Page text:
This morning’s first session for me was by Leslie-Jean Thornton of Arizona State on how copy editing might evolve as content migrates to and evolves on the Web.

This, I thought, was a great point: Too much content online seems to appear automagically. There is often no process in place to ensure that nontraditional content — stuff that isn’t stories — meets our standards. In other words, gets edited. Copy editors need to step into that breach. We shouldn’t wait for someone to design a process that brings that content to our attention. We need to demand access to the systems that allows us to make that stuff right. We need to insert ourselves into the process.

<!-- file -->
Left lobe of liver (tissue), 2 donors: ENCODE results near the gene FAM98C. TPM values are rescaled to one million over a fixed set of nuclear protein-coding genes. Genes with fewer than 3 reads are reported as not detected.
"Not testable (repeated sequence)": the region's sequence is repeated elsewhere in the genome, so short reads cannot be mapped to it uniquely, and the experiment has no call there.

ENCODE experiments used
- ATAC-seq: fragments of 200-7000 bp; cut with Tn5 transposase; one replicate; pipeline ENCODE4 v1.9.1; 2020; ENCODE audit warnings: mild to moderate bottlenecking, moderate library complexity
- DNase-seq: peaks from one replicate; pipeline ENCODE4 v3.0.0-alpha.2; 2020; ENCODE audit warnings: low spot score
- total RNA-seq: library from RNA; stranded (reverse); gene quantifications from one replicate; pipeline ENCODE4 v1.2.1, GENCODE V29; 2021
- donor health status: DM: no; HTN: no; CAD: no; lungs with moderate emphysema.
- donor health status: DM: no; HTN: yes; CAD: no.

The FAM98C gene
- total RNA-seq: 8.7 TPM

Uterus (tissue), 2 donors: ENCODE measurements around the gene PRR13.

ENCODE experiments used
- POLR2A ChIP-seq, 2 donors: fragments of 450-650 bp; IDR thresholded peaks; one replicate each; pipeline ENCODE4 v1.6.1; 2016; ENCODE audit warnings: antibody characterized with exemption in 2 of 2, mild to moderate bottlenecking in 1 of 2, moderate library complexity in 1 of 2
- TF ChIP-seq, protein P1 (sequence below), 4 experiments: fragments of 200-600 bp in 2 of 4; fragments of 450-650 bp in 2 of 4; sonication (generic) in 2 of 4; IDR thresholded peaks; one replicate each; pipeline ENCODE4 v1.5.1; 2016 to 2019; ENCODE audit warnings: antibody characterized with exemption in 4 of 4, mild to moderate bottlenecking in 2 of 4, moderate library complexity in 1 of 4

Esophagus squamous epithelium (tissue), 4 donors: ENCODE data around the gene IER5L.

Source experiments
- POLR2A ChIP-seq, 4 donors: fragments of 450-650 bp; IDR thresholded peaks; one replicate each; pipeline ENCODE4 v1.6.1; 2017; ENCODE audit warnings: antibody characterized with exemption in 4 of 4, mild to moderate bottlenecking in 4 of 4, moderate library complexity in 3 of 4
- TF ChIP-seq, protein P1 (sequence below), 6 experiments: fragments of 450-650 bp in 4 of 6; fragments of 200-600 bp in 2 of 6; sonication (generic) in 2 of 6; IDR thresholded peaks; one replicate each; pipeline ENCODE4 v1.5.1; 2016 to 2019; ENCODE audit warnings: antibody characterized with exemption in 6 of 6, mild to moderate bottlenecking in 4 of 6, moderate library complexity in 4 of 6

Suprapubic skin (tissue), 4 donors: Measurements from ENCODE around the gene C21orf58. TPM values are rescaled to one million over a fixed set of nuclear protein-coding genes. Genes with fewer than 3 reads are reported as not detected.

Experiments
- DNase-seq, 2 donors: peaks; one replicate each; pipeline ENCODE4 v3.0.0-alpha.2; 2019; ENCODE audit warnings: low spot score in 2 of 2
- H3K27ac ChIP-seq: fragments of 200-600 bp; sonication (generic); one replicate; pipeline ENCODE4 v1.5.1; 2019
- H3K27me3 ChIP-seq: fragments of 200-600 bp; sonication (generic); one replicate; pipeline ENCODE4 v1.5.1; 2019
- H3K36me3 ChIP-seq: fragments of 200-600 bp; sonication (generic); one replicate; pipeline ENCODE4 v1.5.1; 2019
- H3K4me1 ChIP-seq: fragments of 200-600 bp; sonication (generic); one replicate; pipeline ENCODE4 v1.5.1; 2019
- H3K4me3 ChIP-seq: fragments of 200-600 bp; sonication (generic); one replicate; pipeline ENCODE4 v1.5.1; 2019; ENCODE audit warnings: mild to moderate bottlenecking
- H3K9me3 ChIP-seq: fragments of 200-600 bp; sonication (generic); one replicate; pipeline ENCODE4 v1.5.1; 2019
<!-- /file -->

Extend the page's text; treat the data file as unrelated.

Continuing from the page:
Packaging is also a problem, Thornton noted. As the various pieces fall into place in templates automatically, editors often aren’t paying attention to whether they all make sense together. Many times, they don’t. How do we manage that packaging? Sometimes, it is actually impossible, given the configuration of our systems. But it can be so bad, it’s impossible to just let it slide forever. There is room for growth here and work for copy editors. We just need to make the case for how bad things are and help our newsrooms envision the solutions.